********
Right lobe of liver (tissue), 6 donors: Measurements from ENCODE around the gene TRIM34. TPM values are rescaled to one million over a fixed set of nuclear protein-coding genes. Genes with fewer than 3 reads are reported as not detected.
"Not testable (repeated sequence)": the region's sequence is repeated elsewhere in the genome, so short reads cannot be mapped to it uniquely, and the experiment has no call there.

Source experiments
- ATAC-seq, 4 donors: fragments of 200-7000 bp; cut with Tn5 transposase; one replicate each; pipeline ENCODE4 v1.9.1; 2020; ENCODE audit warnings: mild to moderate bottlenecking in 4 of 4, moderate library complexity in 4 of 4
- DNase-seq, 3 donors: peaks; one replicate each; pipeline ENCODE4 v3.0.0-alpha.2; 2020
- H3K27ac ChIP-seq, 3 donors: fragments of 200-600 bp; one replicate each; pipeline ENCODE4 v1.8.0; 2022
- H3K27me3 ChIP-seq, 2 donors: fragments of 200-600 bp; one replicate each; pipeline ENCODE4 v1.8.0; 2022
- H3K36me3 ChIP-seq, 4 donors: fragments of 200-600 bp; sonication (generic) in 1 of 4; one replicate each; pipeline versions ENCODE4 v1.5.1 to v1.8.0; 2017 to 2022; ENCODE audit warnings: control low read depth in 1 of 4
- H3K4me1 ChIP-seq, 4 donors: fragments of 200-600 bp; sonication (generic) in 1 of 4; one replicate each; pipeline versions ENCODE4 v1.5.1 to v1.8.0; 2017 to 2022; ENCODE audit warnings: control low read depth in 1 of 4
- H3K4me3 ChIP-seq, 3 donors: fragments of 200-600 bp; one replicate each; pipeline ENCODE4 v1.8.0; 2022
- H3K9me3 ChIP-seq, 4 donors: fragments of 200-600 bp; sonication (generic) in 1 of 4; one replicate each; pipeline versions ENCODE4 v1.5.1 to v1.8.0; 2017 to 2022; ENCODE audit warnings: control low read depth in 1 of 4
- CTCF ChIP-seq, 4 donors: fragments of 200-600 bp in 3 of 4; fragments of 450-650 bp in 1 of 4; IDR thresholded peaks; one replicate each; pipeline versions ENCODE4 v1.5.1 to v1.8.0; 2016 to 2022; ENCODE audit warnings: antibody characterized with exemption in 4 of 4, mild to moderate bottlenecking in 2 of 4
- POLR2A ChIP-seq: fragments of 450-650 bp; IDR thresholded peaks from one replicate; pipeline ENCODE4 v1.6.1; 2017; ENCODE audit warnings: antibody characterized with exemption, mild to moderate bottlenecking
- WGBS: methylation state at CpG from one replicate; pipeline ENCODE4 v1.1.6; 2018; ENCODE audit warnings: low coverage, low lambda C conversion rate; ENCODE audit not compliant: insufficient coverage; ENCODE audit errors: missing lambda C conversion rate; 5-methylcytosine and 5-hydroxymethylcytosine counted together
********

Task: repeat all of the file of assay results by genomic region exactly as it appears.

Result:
Right lobe of liver (tissue), 6 donors: Measurements from ENCODE around the gene TRIM34. TPM values are rescaled to one million over a fixed set of nuclear protein-coding genes. Genes with fewer than 3 reads are reported as not detected.
"Not testable (repeated sequence)": the region's sequence is repeated elsewhere in the genome, so short reads cannot be mapped to it uniquely, and the experiment has no call there.

Source experiments
- ATAC-seq, 4 donors: fragments of 200-7000 bp; cut with Tn5 transposase; one replicate each; pipeline ENCODE4 v1.9.1; 2020; ENCODE audit warnings: mild to moderate bottlenecking in 4 of 4, moderate library complexity in 4 of 4
- DNase-seq, 3 donors: peaks; one replicate each; pipeline ENCODE4 v3.0.0-alpha.2; 2020
- H3K27ac ChIP-seq, 3 donors: fragments of 200-600 bp; one replicate each; pipeline ENCODE4 v1.8.0; 2022
- H3K27me3 ChIP-seq, 2 donors: fragments of 200-600 bp; one replicate each; pipeline ENCODE4 v1.8.0; 2022
- H3K36me3 ChIP-seq, 4 donors: fragments of 200-600 bp; sonication (generic) in 1 of 4; one replicate each; pipeline versions ENCODE4 v1.5.1 to v1.8.0; 2017 to 2022; ENCODE audit warnings: control low read depth in 1 of 4
- H3K4me1 ChIP-seq, 4 donors: fragments of 200-600 bp; sonication (generic) in 1 of 4; one replicate each; pipeline versions ENCODE4 v1.5.1 to v1.8.0; 2017 to 2022; ENCODE audit warnings: control low read depth in 1 of 4
- H3K4me3 ChIP-seq, 3 donors: fragments of 200-600 bp; one replicate each; pipeline ENCODE4 v1.8.0; 2022
- H3K9me3 ChIP-seq, 4 donors: fragments of 200-600 bp; sonication (generic) in 1 of 4; one replicate each; pipeline versions ENCODE4 v1.5.1 to v1.8.0; 2017 to 2022; ENCODE audit warnings: control low read depth in 1 of 4
- CTCF ChIP-seq, 4 donors: fragments of 200-600 bp in 3 of 4; fragments of 450-650 bp in 1 of 4; IDR thresholded peaks; one replicate each; pipeline versions ENCODE4 v1.5.1 to v1.8.0; 2016 to 2022; ENCODE audit warnings: antibody characterized with exemption in 4 of 4, mild to moderate bottlenecking in 2 of 4
- POLR2A ChIP-seq: fragments of 450-650 bp; IDR thresholded peaks from one replicate; pipeline ENCODE4 v1.6.1; 2017; ENCODE audit warnings: antibody characterized with exemption, mild to moderate bottlenecking
- WGBS: methylation state at CpG from one replicate; pipeline ENCODE4 v1.1.6; 2018; ENCODE audit warnings: low coverage, low lambda C conversion rate; ENCODE audit not compliant: insufficient coverage; ENCODE audit errors: missing lambda C conversion rate; 5-methylcytosine and 5-hydroxymethylcytosine counted together